User interactions take many forms and the interface often provides feedback or cues as users select or manipulate interface elements. The following sections discuss feedback and cues. See also "Visual Presentation Principles" for more information on presentation principles.
Consider user interactions as part of an ongoing dialog between the user and the interface. Often, when people converse, the listener provides feedback to the user to indicate that the message is being received. Feedback is the application's return of a dialog (or other cue) to the user's input.
As in dialogs between people, users appreciate feedback in dialogs with the interface to help them understand what information the system has received. Therefore, design your interface to provide feedback that is subtle but consistent.
Also, provide transitions to help users follow the results of their interactions. Think of transitions as providing a "storytelling" aspect in the interface. In other words, use transitions to help users understand the flow from one step to the next. Transitions should be noticeable but subtle so that they are helpful to less experienced users and do not annoy experienced users.
An example of a subtle transition is graduated boxes (sometimes called zoom boxes or nested boxes) that appear when the user closes a window. They tell the user that the view has been closed and the data put away. If the window simply disappears, the user might think that the information had been deleted.
As with static elements, all the visual variables can play a role in communicating interaction cues and transitions, including size, shape, movement, and color. However, interactive cues and transitions can incorporate an additional important visual interface concept: movement. Users react instinctively to movement. For example, when a printer icon displays paper ejecting from the printer, the user knows that the print job was successfully spooled. Therefore, movement is one of the most powerful visual variables. To maintain that potency, use movement sparingly and only where absolutely necessary.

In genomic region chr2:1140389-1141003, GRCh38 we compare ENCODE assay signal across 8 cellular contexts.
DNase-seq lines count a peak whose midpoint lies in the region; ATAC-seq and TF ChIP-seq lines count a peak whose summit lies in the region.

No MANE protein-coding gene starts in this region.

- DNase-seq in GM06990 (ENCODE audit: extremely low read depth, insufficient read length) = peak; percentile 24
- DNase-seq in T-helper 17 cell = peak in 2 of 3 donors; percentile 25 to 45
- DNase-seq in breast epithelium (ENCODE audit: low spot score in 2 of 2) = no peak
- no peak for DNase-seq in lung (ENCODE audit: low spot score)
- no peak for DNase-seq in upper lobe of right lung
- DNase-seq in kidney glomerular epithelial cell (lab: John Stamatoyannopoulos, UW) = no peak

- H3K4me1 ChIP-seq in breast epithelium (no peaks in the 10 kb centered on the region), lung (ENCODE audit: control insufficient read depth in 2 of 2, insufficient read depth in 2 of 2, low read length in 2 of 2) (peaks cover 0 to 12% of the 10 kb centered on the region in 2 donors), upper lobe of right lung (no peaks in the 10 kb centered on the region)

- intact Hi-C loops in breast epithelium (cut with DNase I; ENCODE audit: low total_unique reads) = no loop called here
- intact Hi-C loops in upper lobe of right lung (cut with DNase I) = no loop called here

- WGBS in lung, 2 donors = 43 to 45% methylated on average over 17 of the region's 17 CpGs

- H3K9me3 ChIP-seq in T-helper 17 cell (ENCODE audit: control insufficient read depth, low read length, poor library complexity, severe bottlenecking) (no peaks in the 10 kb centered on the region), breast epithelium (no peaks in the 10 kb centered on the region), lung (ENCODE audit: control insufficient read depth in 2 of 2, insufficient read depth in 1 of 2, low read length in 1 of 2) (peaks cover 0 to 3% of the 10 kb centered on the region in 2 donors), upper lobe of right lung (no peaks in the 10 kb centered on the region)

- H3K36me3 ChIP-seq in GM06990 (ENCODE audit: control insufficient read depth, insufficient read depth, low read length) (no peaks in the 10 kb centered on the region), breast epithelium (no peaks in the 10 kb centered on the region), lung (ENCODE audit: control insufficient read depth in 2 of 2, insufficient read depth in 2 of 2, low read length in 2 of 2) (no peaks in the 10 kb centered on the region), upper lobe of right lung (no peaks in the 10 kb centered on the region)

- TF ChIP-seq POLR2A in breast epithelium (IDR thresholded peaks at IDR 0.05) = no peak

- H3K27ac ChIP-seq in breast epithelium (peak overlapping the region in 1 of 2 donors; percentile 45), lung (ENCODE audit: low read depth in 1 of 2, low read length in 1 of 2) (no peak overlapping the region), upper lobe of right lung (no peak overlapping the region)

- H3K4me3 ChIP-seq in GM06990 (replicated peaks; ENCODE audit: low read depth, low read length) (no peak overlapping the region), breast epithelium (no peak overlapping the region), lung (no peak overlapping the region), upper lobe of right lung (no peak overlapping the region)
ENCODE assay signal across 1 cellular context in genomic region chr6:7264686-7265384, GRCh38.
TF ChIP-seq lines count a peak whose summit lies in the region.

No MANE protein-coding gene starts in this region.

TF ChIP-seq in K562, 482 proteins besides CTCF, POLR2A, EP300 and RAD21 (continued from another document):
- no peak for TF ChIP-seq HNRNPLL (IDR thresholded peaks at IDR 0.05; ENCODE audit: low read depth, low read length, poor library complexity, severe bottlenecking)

Unlike feedback, a cue may alert the user unexpectedly, for example, when a printer jam occurs.
Because graphical user interfaces are still mainly visual, visual cues are numerous. When designing a new visual cue or set of visual cues, avoid conflicts with preexisting cues. As with any type of cue, efficiency of a visual cue depends on its timing. Carefully choose when to display or remove a cue in relation to user action. You can intensify the effect of certain visual cues by combining them with appropriate audible cues.
For example, if a printer runs out of paper during printing, the audible cue attracts user attention while the blinking sheet of paper on the printer icon informs the user of the nature of the problem. The interface can indicate a paper jam by another visual cue, such as the paper on the printer icon changing color or shade.
For more information on cues, refer to "Audible and Visual Interface Cues".